In 1992, a tournament that featured the likes of Pete Sampras, Jim Courier, Stefan Edberg and Boris Becker finished with a staggering final match-up of Marc Rosset versus Jordi Arrese, who in his home city of Barcelona was edged out 8-6 in the fifth set by the Swiss world number 43. Nobody would have predicted that head to head for gold.

Similarly, at Athens 2004, Nicolas Massu beat Mardy Fish in the gold medal match of a tournament that featured Federer, Andy Roddick, Carlos Moya and Tim Henman.

In the 1996 Atlanta Games, Lindsay Davenport, who had just turned 20, took inspiration from being the daughter of an Olympian, with dad Wink having played volleyball for the United States at Mexico City in 1968.

Davenport was beginning to make an impact on the WTA Tour but was only the ninth seed at the Olympics, yet she swept through the rounds before sinking Arantxa Sanchez Vicario 7-6 (10-8) 6-2 in the final.

"It's like one of those things I look back on and I'm like, 'Was that me?'," Davenport told The Tennis Podcast last year.

"It doesn't seem like it was real. I'd made the transition to the pro tour pretty well, but I liked hanging out between eight and 16 in the rankings. I was very insecure, unsure of what could I do. I liked doing well but I wasn't sure I wanted to do too well because it seemed really overwhelming to be one of those top players.

"Here I go at 20 years old to Atlanta for two or three weeks, in a setting that seemed so comfortable. Look at all these athletes, you have all different shapes and sizes, you have players that are really working hard but have so much in common and you get to hang out with them, breakfast, lunch, dinner in the village."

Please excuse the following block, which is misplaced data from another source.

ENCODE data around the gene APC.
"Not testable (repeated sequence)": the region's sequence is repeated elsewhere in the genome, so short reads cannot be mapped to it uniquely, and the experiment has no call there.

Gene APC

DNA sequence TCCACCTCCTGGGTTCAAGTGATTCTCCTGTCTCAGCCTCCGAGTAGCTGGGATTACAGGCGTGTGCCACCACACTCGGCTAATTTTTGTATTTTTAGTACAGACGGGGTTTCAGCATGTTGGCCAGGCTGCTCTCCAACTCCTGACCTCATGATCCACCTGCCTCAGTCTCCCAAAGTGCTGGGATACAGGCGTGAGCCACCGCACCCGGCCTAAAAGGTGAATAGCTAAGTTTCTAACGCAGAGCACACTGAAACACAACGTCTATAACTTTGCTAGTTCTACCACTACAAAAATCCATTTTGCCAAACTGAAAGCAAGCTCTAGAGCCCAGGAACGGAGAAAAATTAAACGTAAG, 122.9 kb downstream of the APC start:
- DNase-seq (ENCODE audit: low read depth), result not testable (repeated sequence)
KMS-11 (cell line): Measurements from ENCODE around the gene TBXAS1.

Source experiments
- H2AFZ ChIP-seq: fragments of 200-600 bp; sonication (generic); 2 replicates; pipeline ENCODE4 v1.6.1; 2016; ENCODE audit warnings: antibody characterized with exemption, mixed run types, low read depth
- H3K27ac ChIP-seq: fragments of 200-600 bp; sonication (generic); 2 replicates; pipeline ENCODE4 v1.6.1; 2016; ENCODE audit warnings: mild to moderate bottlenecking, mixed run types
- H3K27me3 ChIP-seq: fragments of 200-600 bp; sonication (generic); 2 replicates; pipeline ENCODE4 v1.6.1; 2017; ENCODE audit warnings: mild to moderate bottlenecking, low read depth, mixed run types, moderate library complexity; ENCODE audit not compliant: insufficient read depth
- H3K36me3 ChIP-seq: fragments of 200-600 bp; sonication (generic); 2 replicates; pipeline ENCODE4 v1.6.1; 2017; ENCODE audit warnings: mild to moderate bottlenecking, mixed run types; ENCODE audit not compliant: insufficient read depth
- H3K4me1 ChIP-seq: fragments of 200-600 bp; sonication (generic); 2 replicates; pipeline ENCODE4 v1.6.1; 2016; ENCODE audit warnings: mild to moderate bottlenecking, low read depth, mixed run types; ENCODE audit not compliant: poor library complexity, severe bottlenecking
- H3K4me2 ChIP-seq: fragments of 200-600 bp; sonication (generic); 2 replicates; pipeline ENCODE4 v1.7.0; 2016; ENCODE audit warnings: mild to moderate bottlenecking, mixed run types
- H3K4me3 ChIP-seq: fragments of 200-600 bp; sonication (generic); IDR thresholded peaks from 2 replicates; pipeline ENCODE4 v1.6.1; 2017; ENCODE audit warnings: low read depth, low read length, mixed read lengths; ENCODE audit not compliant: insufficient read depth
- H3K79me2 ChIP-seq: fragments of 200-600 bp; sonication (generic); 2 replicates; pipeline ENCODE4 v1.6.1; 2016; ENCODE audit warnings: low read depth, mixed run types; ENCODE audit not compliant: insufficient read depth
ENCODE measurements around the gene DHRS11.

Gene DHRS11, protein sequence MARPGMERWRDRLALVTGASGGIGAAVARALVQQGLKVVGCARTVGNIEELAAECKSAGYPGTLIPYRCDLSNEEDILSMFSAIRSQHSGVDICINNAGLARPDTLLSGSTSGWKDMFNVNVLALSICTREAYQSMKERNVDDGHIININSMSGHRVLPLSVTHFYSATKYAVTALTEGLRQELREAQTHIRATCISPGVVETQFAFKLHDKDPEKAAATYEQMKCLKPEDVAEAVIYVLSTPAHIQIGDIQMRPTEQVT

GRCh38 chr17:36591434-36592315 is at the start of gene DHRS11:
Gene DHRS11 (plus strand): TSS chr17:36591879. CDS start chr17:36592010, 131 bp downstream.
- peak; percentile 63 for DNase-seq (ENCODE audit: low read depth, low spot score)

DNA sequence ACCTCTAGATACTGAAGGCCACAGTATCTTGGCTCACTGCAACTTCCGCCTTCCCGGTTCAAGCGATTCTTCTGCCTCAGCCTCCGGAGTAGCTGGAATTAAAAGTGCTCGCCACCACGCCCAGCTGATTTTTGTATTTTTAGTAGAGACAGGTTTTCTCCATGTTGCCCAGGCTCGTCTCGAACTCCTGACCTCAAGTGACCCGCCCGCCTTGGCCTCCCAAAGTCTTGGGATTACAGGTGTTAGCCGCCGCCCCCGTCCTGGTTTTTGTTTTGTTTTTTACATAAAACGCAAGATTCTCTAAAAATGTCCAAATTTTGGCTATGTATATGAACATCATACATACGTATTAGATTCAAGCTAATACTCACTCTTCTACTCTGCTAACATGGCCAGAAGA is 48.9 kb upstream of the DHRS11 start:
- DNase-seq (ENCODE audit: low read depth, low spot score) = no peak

Davenport was a future world number one and three-time grand slam singles champion, but at this point in her career being an American at an Olympics in the United States was just a thrill.

"You're sharing this with your team-mates who are some of my best friends in Mary Joe Fernandez, Monica Seles. It was the best time ever," she said.

"By the time the tournament actually started we were like, 'Yeah, I'll go play my match and then we'll go back to the village and we'll hang out', and everything went so fast in those few weeks.

"And there I was left standing, winning at the end because I was so incredibly happy and excited with everything that was going on. I kind of forgot what was my job.

"When it became a reality of even just making the team in '96, it was so huge also for my family with having a second generation Olympian."

Roger Federer is in the draw for the US Open, but it remains unclear whether he will be fit to take part in the final grand slam of the year.